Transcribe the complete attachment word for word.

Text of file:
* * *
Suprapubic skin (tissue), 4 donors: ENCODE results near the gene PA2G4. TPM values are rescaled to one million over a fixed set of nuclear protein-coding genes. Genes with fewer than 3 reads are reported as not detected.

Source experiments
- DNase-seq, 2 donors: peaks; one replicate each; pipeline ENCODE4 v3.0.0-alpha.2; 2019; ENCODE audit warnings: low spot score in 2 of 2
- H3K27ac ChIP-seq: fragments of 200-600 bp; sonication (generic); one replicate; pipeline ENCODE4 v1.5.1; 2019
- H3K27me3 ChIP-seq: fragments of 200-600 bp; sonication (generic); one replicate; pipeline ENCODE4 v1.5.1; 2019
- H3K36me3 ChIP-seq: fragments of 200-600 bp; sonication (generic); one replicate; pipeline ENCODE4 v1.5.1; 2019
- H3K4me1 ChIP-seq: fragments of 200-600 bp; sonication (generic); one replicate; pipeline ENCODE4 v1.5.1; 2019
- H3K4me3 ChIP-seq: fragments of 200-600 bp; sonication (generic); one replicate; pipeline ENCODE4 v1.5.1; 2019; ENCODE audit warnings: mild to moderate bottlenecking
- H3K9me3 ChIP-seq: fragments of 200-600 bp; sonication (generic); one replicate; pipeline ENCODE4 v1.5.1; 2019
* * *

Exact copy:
Suprapubic skin (tissue), 4 donors: ENCODE results near the gene PA2G4. TPM values are rescaled to one million over a fixed set of nuclear protein-coding genes. Genes with fewer than 3 reads are reported as not detected.

Source experiments
- DNase-seq, 2 donors: peaks; one replicate each; pipeline ENCODE4 v3.0.0-alpha.2; 2019; ENCODE audit warnings: low spot score in 2 of 2
- H3K27ac ChIP-seq: fragments of 200-600 bp; sonication (generic); one replicate; pipeline ENCODE4 v1.5.1; 2019
- H3K27me3 ChIP-seq: fragments of 200-600 bp; sonication (generic); one replicate; pipeline ENCODE4 v1.5.1; 2019
- H3K36me3 ChIP-seq: fragments of 200-600 bp; sonication (generic); one replicate; pipeline ENCODE4 v1.5.1; 2019
- H3K4me1 ChIP-seq: fragments of 200-600 bp; sonication (generic); one replicate; pipeline ENCODE4 v1.5.1; 2019
- H3K4me3 ChIP-seq: fragments of 200-600 bp; sonication (generic); one replicate; pipeline ENCODE4 v1.5.1; 2019; ENCODE audit warnings: mild to moderate bottlenecking
- H3K9me3 ChIP-seq: fragments of 200-600 bp; sonication (generic); one replicate; pipeline ENCODE4 v1.5.1; 2019